After more than three years’ work, the Act on RES came into force on 4 May 2015. The new rules on the support scheme for renewables provided in the new Act on renewable energy sources (“Act on RES”) are due to come into force on 1 January 2016 .

Green certificates 

  • RES installations that commenced generating electricity before the new support scheme entered into force will have the choice of staying in a system substantially the same as the current one.
  • Planned RES installations, which commenced generation after the new support scheme entered into force, will not be eligible for green certificates and will only be able to participate in the auction system.
  • The new support scheme generally provides for fixed time frames for RES installations that are eligible for green certificates. The RES Act will grant green certificates for 15 years following the introduction of the first volumes of energy for which green certificates were obtained by a given RES installation, but only until 31 December 2035. The 15-year period will be calculated from the first electricity delivered to the grid from a given facility.

Auction system

  • Auctions will be held separately for existing facilities entitled to the green certificate scheme, which may choose to benefit from the auction scheme instead, and pre-qualified installations that will generate electricity for the first time after 1 January 2016.
  • A pre-approval process, conducted by the regulator in order to evaluate their readiness to generate energy for auction purposes, is being introduced.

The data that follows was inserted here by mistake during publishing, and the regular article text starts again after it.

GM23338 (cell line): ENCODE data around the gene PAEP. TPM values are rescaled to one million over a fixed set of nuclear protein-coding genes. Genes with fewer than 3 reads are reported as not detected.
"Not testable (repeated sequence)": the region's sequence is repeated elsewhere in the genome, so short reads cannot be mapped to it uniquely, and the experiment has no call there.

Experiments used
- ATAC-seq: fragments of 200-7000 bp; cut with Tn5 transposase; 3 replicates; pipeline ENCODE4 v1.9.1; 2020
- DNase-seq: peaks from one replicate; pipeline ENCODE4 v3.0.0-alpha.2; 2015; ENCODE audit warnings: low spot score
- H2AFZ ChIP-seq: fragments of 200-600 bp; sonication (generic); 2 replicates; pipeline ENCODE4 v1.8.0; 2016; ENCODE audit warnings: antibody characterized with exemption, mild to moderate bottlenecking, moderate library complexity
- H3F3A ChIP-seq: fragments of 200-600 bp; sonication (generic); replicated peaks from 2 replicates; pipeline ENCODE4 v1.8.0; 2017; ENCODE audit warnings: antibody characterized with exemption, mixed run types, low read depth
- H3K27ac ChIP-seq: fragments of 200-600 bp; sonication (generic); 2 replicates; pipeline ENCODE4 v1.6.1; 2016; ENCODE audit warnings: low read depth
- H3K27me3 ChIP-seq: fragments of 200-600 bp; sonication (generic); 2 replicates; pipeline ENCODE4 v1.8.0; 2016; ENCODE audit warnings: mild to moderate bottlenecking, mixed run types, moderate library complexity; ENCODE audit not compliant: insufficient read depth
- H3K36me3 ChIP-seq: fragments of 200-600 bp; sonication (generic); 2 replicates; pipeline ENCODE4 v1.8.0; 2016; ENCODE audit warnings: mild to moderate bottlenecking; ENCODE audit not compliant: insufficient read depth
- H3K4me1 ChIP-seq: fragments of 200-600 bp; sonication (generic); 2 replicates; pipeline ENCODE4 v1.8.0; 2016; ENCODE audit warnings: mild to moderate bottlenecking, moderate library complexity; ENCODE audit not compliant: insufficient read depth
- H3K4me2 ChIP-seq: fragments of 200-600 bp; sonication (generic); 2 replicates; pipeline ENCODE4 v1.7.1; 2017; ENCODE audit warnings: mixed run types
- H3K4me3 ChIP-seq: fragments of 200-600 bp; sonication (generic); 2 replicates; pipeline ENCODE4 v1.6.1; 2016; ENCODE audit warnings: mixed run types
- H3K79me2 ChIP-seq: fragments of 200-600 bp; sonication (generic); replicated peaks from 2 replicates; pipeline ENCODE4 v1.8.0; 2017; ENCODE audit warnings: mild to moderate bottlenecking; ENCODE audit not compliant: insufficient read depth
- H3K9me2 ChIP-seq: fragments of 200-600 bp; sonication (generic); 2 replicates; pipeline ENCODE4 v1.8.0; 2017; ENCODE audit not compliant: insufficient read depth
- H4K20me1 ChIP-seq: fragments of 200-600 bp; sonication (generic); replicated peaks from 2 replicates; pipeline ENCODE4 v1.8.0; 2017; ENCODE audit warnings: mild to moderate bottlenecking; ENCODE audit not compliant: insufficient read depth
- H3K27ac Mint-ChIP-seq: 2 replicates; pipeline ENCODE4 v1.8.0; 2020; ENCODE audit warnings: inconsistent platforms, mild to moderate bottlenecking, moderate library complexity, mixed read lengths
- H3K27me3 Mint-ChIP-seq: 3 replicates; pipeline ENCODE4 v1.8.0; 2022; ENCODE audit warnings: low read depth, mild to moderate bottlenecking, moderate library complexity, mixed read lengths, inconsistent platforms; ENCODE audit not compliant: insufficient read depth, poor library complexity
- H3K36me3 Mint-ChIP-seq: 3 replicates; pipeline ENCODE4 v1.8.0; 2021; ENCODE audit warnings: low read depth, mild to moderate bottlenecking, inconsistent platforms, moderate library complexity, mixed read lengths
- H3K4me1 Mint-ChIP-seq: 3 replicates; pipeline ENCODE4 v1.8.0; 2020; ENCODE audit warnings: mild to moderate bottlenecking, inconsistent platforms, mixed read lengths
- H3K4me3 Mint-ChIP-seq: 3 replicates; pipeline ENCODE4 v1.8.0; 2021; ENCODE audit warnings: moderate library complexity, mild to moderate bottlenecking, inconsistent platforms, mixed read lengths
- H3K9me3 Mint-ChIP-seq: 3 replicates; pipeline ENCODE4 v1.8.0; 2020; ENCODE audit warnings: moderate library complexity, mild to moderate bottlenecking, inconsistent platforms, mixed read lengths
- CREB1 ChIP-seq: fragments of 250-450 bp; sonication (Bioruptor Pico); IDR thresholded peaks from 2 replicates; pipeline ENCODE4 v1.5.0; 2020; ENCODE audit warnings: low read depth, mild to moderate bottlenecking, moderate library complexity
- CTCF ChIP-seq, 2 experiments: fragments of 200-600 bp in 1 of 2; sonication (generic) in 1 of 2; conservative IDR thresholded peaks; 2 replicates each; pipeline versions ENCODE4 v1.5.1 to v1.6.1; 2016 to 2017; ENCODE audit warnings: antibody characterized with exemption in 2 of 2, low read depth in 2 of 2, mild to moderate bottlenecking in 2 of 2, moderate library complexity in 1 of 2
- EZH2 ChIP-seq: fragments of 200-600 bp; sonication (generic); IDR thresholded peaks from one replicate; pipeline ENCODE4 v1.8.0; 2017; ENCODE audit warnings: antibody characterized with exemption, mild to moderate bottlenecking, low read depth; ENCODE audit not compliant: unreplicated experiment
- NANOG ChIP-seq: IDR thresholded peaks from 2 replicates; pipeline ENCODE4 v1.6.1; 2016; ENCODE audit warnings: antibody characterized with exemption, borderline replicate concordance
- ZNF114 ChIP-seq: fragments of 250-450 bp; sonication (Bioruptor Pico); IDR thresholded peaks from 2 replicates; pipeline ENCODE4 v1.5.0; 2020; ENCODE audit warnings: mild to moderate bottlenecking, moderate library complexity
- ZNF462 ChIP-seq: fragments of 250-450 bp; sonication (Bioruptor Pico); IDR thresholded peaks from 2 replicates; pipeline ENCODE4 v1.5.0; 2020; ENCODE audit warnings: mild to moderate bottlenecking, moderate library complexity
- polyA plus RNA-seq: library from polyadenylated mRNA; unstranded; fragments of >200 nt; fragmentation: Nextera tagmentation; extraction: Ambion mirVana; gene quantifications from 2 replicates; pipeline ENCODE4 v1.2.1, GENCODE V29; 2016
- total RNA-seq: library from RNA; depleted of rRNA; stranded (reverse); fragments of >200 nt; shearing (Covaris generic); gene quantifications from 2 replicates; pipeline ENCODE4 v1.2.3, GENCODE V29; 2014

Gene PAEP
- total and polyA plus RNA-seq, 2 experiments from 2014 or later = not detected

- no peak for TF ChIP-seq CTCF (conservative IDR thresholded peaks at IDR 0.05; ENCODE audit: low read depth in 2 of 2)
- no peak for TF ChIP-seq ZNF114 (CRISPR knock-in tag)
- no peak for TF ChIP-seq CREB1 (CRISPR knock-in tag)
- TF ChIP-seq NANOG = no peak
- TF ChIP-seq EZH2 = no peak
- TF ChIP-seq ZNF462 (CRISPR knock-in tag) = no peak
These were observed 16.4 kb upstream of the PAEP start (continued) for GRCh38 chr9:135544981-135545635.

• The bid volumes and prices will be determined by the bidders; however, the bid price may not exceed the applicable reference price.

Controversies

  • The Act on RES does not say how energy generated prior to 1 January 2016 should qualify for green certificates, i.e. whether such support should cover only turbines that generated energy prior 1 January 2016 or an entire installation (the total number of turbines), even if only one turbine commences generating energy before chapter 4 of the Act on RES enters into force. As the definition of an installation refers to set of devices producing energy, it is questionable whether the final number of turbines as a whole will be entitled to green certificates or only devices that produced energy prior to 1 January 2016 may receive green certificates.

Microinstallations and other issues

  • Microinstallations are generators of renewable energy with no more than 40kW of total installed electrical capacity, connected to an electrical grid of a voltage lower than 110kV or no more than 120 kW of total installed heat capacity.
  • The process of setting up a microinstallation is being simplified in a number of ways.
  • Applications to connect a microinstallation to an energy distribution company’s grid will no longer be subject to a connection fee nor required to attach documents confirming the admissibility of locating the installation in the investment area.
  • Selling energy generated by a microinstallation will not be regarded as a business activity if it is conducted by an individual who is not running a business.
  • The Act on RES introduces the concept of obliged supplier, taking over the function of last resort supplier under the current scheme. Obliged suppliers will be nominated by the President of the Energy Regulatory Office for each calendar year from among the entities that supplied the highest volume of electricity to end-users connected to the grid of a given grid operator.